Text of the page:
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Hormone at key developmental period may point to origin of type 2 diabetes in kids

March 24, 2016

A new study led by researchers at The Saban Research Institute of Children's Hospital Los Angeles (CHLA) reports that the presence of leptin - a hormone secreted by fat cells that is critical to maintaining energy balance in the body -- inhibits the prenatal development of neuronal connections between the brain and pancreas. The findings could help explain the origin of type 2 diabetes, particularly in children of obese mothers.

This study reveals an unanticipated regulatory role of leptin on the parasympathetic nervous system during embryonic development, which may have important implications for understanding the early mechanisms that contribute to diabetes. The findings will be published online by the journal Cell Reports on March 24, 2016 in advance of print publication on April 5, 2016.

The autonomic nervous system, made up of sympathetic and parasympathetic branches, is essential for the regulation of blood glucose levels by directly controlling insulin secretion by the pancreas. Insulin secretion and blood glucose levels are also regulated by hormonal factors, including leptin, and dysregulation of pancreatic function and insulin secretion is a hallmark of diabetes.

"We showed that exposure of the embryonic mouse brain to leptin during a key developmental period resulted in permanent alternations in the growth of neurons from the brain stem to the pancreas, resulting in long-term disturbances to the balance of insulin levels in the adult mouse ," said Sebastien G. Bouret, PhD, researcher in the developmental neuroscience program at CHLA.

Looking at when autonomic innervation occurred - creating direct connections between the brain and pancreatic β cells - and the factors influencing it during embryonic development, the scientists found that leptin receptors are highly expressed in the brain stem. When the scientists injected a single dose of leptin directly into the brain of mouse embryos during mid-gestation, it had a permanent effect of reducing connectivity between brain stem and pancreas.

"This breakdown in communication from the brain to the pancreas resulted in impaired glucose regulation, or homeostasis, in the adult mouse," said Bouret, who is also an associate professor of pediatrics at the Keck School of Medicine of the University of Southern California. "This study reveals an unanticipated regulatory role for the leptin hormone known to be produced by fat cells. Because babies of obese moms have high levels of leptin, it might put them at a higher risk for type 2 diabetes and obesity."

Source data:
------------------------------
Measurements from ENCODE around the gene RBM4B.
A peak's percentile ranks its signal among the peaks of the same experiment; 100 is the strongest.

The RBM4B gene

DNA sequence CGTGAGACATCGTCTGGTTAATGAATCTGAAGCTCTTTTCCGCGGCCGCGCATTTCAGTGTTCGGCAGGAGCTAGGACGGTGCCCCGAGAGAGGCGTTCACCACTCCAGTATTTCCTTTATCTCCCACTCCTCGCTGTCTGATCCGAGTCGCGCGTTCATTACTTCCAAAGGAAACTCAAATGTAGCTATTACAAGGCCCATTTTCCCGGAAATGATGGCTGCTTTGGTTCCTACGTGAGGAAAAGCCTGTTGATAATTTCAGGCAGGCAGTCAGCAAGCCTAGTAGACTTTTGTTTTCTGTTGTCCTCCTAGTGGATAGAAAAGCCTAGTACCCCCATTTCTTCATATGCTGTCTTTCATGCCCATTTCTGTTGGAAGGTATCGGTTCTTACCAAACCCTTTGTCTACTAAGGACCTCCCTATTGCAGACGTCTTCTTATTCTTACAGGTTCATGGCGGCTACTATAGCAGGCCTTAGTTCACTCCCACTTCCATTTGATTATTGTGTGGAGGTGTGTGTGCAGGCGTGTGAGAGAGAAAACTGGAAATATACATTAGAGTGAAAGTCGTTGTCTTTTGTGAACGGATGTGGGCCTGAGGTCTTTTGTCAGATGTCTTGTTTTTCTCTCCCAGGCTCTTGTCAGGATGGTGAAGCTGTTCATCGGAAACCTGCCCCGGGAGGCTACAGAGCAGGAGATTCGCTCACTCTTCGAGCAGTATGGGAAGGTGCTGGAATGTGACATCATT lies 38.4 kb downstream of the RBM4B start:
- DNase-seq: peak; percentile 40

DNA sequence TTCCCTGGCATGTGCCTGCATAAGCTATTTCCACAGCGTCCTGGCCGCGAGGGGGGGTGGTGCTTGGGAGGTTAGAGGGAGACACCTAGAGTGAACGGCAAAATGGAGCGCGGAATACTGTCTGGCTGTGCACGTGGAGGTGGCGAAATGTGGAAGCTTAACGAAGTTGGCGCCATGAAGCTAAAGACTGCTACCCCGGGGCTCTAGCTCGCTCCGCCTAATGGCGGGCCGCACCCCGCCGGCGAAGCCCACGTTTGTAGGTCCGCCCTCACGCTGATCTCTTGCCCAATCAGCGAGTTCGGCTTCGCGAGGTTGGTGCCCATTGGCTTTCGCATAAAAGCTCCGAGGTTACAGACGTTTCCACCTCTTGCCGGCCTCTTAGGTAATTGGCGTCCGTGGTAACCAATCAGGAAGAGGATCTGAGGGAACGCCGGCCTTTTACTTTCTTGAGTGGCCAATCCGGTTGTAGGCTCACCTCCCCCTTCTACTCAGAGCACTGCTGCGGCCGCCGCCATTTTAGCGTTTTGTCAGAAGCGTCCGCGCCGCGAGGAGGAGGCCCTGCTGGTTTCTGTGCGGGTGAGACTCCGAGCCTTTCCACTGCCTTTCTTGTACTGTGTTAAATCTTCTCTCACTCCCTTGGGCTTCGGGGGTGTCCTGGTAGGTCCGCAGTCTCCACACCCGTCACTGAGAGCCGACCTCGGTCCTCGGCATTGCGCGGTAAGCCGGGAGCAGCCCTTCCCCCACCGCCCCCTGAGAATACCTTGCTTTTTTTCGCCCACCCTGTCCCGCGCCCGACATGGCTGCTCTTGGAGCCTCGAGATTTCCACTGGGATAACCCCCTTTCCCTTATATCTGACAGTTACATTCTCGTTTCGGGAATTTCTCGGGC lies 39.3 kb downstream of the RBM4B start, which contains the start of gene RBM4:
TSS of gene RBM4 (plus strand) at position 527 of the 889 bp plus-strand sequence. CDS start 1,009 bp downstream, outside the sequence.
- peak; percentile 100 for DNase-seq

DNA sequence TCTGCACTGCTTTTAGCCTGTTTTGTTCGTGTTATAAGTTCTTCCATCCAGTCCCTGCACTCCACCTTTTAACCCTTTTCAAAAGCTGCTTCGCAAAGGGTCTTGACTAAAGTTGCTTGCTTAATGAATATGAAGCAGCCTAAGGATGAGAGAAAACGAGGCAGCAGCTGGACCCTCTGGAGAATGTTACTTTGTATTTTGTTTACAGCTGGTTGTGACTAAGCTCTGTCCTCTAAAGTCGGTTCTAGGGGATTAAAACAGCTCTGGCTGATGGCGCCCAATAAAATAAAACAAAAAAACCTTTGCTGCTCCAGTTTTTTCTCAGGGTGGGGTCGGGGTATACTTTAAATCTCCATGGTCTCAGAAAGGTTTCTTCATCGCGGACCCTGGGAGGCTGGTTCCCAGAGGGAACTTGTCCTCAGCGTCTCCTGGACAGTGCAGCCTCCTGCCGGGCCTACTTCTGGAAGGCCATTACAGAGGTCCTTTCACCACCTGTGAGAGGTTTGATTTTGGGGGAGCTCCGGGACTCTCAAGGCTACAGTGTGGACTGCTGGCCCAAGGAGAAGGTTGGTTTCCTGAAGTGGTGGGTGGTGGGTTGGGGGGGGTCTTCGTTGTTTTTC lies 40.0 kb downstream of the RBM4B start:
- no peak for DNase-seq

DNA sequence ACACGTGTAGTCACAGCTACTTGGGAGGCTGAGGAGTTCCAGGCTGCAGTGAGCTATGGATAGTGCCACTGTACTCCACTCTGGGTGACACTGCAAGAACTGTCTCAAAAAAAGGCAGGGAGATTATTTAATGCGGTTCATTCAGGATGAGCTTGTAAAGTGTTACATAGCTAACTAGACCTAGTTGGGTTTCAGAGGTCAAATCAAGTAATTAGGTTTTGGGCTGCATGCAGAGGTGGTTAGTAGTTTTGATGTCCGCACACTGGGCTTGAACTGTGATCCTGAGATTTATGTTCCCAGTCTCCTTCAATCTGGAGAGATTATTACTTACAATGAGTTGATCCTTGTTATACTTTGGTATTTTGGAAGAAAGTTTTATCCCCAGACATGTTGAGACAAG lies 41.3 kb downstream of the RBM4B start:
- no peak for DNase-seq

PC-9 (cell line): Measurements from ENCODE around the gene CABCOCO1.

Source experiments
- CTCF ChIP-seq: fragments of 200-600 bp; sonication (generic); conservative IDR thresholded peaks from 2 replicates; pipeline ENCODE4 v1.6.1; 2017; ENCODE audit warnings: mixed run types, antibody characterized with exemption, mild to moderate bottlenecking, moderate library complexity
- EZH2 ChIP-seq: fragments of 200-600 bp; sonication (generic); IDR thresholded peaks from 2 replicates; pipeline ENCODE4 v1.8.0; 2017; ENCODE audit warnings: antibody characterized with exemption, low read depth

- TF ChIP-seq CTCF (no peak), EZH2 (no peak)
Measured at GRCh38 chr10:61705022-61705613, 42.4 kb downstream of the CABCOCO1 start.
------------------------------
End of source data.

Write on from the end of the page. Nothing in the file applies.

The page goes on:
-end-
Additional contributors to the study include first author Sophie Croizier of Children's Hospital Los Angeles, and Vincent Prevot of Inserm, Jean-Pierre Aubert Research Center, Lille, France. The work was supported in part by grants from the National Institutes of Health (DK84142, DK102780, and P01ES022845) and the United States Environmental Protection Agency.

About Children's Hospital Los Angeles

Children's Hospital Los Angeles has been named the best children's hospital in California and among the top 10 in the nation for clinical excellence with its selection to the prestigious U.S. News & World Report Honor Roll. Children's Hospital is home to The Saban Research Institute, one of the largest and most productive pediatric research facilities in the United States. Children's Hospital is also one of America's premier teaching hospitals through its affiliation since 1932 with the Keck School of Medicine of the University of Southern California. For more information, visit CHLA.org. Follow us on Twitter, Facebook, YouTube and LinkedIn, or visit our blog at http://researchlablog.org/.

Children's Hospital Los Angeles

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